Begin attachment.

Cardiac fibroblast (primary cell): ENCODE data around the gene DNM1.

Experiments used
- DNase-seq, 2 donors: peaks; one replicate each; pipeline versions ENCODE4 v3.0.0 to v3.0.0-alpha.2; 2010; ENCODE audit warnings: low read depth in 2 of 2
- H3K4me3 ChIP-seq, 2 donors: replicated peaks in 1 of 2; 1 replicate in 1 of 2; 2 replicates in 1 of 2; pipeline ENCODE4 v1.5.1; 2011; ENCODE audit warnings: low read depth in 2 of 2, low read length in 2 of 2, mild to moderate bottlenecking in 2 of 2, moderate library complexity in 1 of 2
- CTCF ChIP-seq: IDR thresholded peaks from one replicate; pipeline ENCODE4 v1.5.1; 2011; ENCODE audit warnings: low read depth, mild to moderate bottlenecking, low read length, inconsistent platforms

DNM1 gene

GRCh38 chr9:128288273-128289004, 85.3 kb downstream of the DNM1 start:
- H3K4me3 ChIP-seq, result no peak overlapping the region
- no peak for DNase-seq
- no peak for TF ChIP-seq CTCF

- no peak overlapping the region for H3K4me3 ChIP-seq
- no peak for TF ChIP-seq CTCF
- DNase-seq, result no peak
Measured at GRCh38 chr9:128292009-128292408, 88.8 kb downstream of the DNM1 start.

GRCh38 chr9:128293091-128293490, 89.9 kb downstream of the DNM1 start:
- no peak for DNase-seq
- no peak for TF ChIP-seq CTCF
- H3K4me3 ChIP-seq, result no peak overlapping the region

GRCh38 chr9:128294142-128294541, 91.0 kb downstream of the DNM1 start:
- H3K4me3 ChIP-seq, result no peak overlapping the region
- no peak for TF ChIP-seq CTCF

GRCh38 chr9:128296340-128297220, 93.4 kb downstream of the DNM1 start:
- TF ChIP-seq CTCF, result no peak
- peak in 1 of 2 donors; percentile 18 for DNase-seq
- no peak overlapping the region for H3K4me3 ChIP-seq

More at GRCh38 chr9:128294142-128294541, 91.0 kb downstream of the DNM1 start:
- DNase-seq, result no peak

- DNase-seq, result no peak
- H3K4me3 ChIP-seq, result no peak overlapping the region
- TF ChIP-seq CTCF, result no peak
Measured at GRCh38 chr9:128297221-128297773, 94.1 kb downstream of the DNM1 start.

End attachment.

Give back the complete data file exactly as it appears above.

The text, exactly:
Cardiac fibroblast (primary cell): ENCODE data around the gene DNM1.

Experiments used
- DNase-seq, 2 donors: peaks; one replicate each; pipeline versions ENCODE4 v3.0.0 to v3.0.0-alpha.2; 2010; ENCODE audit warnings: low read depth in 2 of 2
- H3K4me3 ChIP-seq, 2 donors: replicated peaks in 1 of 2; 1 replicate in 1 of 2; 2 replicates in 1 of 2; pipeline ENCODE4 v1.5.1; 2011; ENCODE audit warnings: low read depth in 2 of 2, low read length in 2 of 2, mild to moderate bottlenecking in 2 of 2, moderate library complexity in 1 of 2
- CTCF ChIP-seq: IDR thresholded peaks from one replicate; pipeline ENCODE4 v1.5.1; 2011; ENCODE audit warnings: low read depth, mild to moderate bottlenecking, low read length, inconsistent platforms

DNM1 gene

GRCh38 chr9:128288273-128289004, 85.3 kb downstream of the DNM1 start:
- H3K4me3 ChIP-seq, result no peak overlapping the region
- no peak for DNase-seq
- no peak for TF ChIP-seq CTCF

- no peak overlapping the region for H3K4me3 ChIP-seq
- no peak for TF ChIP-seq CTCF
- DNase-seq, result no peak
Measured at GRCh38 chr9:128292009-128292408, 88.8 kb downstream of the DNM1 start.

GRCh38 chr9:128293091-128293490, 89.9 kb downstream of the DNM1 start:
- no peak for DNase-seq
- no peak for TF ChIP-seq CTCF
- H3K4me3 ChIP-seq, result no peak overlapping the region

GRCh38 chr9:128294142-128294541, 91.0 kb downstream of the DNM1 start:
- H3K4me3 ChIP-seq, result no peak overlapping the region
- no peak for TF ChIP-seq CTCF

GRCh38 chr9:128296340-128297220, 93.4 kb downstream of the DNM1 start:
- TF ChIP-seq CTCF, result no peak
- peak in 1 of 2 donors; percentile 18 for DNase-seq
- no peak overlapping the region for H3K4me3 ChIP-seq

More at GRCh38 chr9:128294142-128294541, 91.0 kb downstream of the DNM1 start:
- DNase-seq, result no peak

- DNase-seq, result no peak
- H3K4me3 ChIP-seq, result no peak overlapping the region
- TF ChIP-seq CTCF, result no peak
Measured at GRCh38 chr9:128297221-128297773, 94.1 kb downstream of the DNM1 start.